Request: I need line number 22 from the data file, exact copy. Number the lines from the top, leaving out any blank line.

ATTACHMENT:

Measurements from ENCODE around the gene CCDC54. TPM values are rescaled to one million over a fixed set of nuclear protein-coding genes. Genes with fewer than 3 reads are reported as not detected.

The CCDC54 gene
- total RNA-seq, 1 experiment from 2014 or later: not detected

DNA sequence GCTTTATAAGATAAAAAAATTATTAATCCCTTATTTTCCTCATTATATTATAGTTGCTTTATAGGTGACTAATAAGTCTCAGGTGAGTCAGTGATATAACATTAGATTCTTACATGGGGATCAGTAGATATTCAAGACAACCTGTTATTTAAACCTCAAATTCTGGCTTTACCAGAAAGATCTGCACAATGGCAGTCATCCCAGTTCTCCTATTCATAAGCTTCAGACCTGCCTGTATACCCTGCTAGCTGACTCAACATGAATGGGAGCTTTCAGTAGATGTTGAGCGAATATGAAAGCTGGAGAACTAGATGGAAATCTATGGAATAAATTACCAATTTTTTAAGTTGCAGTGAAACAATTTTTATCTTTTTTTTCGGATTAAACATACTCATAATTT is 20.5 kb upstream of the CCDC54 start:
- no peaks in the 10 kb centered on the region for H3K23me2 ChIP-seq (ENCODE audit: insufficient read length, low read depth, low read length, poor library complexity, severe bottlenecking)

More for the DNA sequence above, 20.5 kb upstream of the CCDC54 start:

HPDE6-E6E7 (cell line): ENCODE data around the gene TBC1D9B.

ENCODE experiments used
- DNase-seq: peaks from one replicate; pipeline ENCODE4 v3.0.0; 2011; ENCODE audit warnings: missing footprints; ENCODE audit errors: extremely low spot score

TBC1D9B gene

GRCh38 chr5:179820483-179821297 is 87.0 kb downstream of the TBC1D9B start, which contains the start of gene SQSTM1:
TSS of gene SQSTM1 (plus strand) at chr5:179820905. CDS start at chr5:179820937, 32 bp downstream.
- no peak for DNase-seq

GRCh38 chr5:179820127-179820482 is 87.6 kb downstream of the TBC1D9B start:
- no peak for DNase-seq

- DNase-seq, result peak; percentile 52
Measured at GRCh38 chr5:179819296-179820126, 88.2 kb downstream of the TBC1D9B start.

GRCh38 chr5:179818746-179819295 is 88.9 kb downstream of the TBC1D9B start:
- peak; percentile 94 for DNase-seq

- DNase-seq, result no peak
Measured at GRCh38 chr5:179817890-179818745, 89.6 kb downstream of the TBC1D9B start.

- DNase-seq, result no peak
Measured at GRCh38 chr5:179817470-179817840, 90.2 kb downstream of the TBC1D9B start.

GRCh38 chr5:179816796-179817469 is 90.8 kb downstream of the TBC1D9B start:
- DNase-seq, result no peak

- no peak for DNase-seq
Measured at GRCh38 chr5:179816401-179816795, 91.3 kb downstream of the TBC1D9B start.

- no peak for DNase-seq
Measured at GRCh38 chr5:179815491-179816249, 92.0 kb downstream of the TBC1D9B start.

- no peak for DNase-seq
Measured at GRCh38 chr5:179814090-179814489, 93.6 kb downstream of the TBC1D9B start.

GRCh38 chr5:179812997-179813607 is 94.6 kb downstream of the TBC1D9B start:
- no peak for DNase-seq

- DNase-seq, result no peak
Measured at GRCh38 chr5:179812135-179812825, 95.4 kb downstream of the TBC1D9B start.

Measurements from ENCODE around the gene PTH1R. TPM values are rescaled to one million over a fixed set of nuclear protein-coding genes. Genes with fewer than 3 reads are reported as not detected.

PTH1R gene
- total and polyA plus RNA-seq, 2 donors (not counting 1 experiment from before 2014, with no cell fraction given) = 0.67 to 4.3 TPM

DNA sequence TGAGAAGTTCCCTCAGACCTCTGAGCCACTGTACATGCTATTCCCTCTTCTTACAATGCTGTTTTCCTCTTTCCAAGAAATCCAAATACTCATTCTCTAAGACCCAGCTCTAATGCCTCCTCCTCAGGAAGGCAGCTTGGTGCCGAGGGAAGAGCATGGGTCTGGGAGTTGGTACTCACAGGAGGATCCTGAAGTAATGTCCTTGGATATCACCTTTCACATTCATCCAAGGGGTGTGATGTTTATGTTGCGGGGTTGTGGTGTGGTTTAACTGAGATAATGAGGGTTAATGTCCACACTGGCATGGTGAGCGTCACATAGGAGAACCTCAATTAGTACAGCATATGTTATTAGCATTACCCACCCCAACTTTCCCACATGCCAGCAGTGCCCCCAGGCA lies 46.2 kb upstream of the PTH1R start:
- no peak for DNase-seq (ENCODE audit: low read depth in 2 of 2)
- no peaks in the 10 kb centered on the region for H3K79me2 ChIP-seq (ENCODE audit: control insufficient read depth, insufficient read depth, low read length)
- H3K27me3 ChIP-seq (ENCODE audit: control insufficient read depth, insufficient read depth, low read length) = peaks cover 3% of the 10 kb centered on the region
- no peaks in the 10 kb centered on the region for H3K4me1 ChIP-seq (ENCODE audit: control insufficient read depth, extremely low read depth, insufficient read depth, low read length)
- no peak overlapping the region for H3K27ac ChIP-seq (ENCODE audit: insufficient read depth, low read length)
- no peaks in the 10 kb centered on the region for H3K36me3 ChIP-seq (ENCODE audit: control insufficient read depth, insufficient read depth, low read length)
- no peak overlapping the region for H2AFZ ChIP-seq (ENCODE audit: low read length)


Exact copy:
- DNase-seq, result no peak